Understanding The Opiate Crisis

Addiction affects so many aspects of a person’s life. Our approach to treating the needs of each individual person is the key to a successful outcome. At Crossroads Centre Antigua, we aspire to help our clients live a substance free life – free of opioids and other mood altering drugs. Another aspect of this approach is to provide continuing education so that you may be informed of the world around you when it comes to staying in recovery.

In the news, we’ve heard about the opioid epidemic, and the mere word “epidemic” is frightening. It is because opioids have become a mainstay in pain treatment, yet these drugs are highly addictive. For someone in recovery, we want you to understand opiates and how to combat them in order to maintain your healthy lifestyle.

Let’s take a look at the alarming statistics: every eight minutes a person dies from the cycle of opioid addiction. With 175 deaths every day, the United States has seen a 400% rise in opioid addiction and overdose since 2000. It is estimated that 2 million Americans have become dependent or abuse prescription pain pills and street drugs. Furthermore, among the 630,000 people who have died from a drug overdose between 1999 to 2016, approximately 66% of the more than 63,600 drug overdose deaths in 2016 involved an opioid.

These startling statistics simply scratch the surface on the opioid crisis.

So how did we get here? We will start with the history of these drugs, what is happening to combat them and delve into understanding the nature of their addiction.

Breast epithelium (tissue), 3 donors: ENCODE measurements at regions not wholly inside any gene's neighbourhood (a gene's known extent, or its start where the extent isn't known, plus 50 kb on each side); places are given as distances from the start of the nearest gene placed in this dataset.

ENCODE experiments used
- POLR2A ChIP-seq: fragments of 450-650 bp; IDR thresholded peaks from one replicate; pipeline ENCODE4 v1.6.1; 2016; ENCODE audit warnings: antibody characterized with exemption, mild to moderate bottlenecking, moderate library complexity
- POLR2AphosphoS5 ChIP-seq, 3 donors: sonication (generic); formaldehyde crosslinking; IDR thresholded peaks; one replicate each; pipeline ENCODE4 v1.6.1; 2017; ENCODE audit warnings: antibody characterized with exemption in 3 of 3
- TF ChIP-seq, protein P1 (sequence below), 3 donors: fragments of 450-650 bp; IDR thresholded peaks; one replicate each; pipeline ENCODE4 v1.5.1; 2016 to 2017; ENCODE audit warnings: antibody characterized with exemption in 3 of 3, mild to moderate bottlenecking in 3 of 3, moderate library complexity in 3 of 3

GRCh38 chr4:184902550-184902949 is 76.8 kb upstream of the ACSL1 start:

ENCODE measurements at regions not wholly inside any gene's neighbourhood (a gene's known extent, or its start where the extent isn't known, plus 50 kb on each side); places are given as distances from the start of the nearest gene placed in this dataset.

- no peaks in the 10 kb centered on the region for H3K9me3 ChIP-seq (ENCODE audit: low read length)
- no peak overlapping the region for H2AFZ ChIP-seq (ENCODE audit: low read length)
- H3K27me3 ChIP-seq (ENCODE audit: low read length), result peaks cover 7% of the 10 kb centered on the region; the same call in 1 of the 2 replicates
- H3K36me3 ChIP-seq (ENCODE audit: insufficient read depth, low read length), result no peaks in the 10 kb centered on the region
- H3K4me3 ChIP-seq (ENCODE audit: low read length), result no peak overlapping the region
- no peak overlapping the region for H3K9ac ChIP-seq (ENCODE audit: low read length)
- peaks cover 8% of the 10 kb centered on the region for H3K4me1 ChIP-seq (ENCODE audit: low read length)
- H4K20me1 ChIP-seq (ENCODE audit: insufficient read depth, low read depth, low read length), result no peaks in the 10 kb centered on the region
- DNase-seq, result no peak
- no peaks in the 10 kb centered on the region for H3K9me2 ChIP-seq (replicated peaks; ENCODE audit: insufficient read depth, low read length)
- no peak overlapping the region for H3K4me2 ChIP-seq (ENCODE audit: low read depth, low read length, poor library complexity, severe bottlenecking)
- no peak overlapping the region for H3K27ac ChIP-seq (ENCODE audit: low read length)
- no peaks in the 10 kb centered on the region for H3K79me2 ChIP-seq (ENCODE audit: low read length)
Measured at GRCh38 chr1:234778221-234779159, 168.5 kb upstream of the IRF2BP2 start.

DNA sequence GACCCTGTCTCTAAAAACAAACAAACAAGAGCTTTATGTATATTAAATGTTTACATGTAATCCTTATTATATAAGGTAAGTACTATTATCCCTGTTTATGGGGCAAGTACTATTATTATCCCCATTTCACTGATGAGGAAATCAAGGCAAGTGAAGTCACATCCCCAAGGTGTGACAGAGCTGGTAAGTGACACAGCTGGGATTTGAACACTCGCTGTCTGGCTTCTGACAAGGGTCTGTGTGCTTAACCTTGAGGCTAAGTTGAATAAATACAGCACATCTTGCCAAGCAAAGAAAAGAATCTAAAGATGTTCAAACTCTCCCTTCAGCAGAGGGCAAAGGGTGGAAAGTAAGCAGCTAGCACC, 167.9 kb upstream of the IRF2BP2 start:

Living with chronic pain can be devastating, and effective pain management is important to getting one’s life back. While doctors discussed treatment options, some medications, such as prescription opioids, have been found to relieve pain in the short term. In the late 1990’s, the benefits seemed to outweigh the risks. Healthcare providers began to prescribe them at greater rates. Increased prescription of opioid medications led to widespread misuse of both prescription and non-prescription opioids before it became clear that these medications could be highly addictive, even deadly.

According to the Centers for Disease Control and Prevention, “there have been three distinct waves in the rise of opioid overdose deaths. Beginning in the 1990’s, there was an increase in prescribing opioids.  Rates of overdose deaths involving prescription opioids (natural and semi-synthetic opioids and methadone) have increased since at least 1999. The second wave began in 2010, with rapid increases in overdose deaths involving heroin. In 2013, the third wave began showing significant increases in opioid overdose deaths involving synthetic opioids, particularly illicitly manufactured fentanyl (IMF). From 1999 to 2016, more than 630,000 people have died from a drug overdose. In 2016, 66% of those (63,600) involved an opioid, which shows the growth being five times higher than in 1999.

Opioid misuse and abuse have caused US leaders and health care specialists to take a stand and wage war on this epidemic.

In 2017, the US Department of Health and Human Services (HHS) declared a public health emergency and announced a 5-Point Strategy to Combat the Opioid Crisis:

  1. Improving access to treatment and recovery services

  2. Promoting use of overdose-reversing drugs

  3. Strengthening our understanding of the epidemic through better public health surveillance

  4. Providing support for cutting edge research on pain and addiction

  5. Advancing better practices for pain management.

This crisis also requires continuing public health education. Policy changes that help eliminate barriers to treatment must happen within our governments. With everyone on the same page, significant progress can be made to deescalate this epidemic.